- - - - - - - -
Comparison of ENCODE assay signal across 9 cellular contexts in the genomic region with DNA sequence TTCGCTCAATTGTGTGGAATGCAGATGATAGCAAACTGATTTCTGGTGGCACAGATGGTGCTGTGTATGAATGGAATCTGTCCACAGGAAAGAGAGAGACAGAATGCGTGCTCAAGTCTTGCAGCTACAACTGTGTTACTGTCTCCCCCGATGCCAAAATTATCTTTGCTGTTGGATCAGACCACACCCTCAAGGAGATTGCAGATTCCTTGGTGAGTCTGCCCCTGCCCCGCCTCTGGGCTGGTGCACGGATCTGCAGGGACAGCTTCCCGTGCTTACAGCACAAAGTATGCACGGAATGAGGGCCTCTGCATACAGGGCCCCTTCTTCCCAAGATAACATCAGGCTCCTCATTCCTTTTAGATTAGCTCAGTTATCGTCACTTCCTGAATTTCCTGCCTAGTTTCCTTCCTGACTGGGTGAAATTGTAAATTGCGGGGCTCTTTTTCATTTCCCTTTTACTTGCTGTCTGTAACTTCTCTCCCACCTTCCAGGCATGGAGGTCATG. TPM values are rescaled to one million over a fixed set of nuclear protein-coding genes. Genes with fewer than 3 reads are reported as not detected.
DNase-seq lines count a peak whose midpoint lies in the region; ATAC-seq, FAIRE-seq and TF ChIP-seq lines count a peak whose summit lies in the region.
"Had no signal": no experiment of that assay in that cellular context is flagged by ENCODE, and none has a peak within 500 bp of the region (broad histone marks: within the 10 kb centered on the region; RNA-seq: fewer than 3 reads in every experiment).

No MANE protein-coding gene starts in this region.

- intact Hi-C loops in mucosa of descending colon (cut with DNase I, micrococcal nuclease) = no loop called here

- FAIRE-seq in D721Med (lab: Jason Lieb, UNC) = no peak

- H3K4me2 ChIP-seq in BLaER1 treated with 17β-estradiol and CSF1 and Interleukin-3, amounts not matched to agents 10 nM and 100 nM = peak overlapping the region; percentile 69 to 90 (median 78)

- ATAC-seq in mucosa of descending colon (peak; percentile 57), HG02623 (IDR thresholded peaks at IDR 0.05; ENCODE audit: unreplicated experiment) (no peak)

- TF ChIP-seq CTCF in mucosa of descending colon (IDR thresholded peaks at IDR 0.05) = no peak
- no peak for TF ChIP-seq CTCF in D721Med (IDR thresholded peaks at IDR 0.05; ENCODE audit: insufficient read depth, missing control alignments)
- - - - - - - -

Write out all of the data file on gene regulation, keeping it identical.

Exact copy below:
Comparison of ENCODE assay signal across 9 cellular contexts in the genomic region with DNA sequence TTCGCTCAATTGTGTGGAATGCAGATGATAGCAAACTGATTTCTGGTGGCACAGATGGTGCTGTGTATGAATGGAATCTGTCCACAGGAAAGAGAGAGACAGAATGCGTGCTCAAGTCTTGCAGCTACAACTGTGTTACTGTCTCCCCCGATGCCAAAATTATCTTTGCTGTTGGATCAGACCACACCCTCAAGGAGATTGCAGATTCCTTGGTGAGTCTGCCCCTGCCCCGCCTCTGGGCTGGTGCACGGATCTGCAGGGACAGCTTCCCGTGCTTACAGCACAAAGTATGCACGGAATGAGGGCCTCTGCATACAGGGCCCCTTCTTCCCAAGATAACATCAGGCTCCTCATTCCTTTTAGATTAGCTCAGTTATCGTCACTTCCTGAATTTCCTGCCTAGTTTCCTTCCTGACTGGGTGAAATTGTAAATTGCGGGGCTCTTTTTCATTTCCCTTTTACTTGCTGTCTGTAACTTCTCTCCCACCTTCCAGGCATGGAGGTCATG. TPM values are rescaled to one million over a fixed set of nuclear protein-coding genes. Genes with fewer than 3 reads are reported as not detected.
DNase-seq lines count a peak whose midpoint lies in the region; ATAC-seq, FAIRE-seq and TF ChIP-seq lines count a peak whose summit lies in the region.
"Had no signal": no experiment of that assay in that cellular context is flagged by ENCODE, and none has a peak within 500 bp of the region (broad histone marks: within the 10 kb centered on the region; RNA-seq: fewer than 3 reads in every experiment).

No MANE protein-coding gene starts in this region.

- intact Hi-C loops in mucosa of descending colon (cut with DNase I, micrococcal nuclease) = no loop called here

- FAIRE-seq in D721Med (lab: Jason Lieb, UNC) = no peak

- H3K4me2 ChIP-seq in BLaER1 treated with 17β-estradiol and CSF1 and Interleukin-3, amounts not matched to agents 10 nM and 100 nM = peak overlapping the region; percentile 69 to 90 (median 78)

- ATAC-seq in mucosa of descending colon (peak; percentile 57), HG02623 (IDR thresholded peaks at IDR 0.05; ENCODE audit: unreplicated experiment) (no peak)

- TF ChIP-seq CTCF in mucosa of descending colon (IDR thresholded peaks at IDR 0.05) = no peak
- no peak for TF ChIP-seq CTCF in D721Med (IDR thresholded peaks at IDR 0.05; ENCODE audit: insufficient read depth, missing control alignments)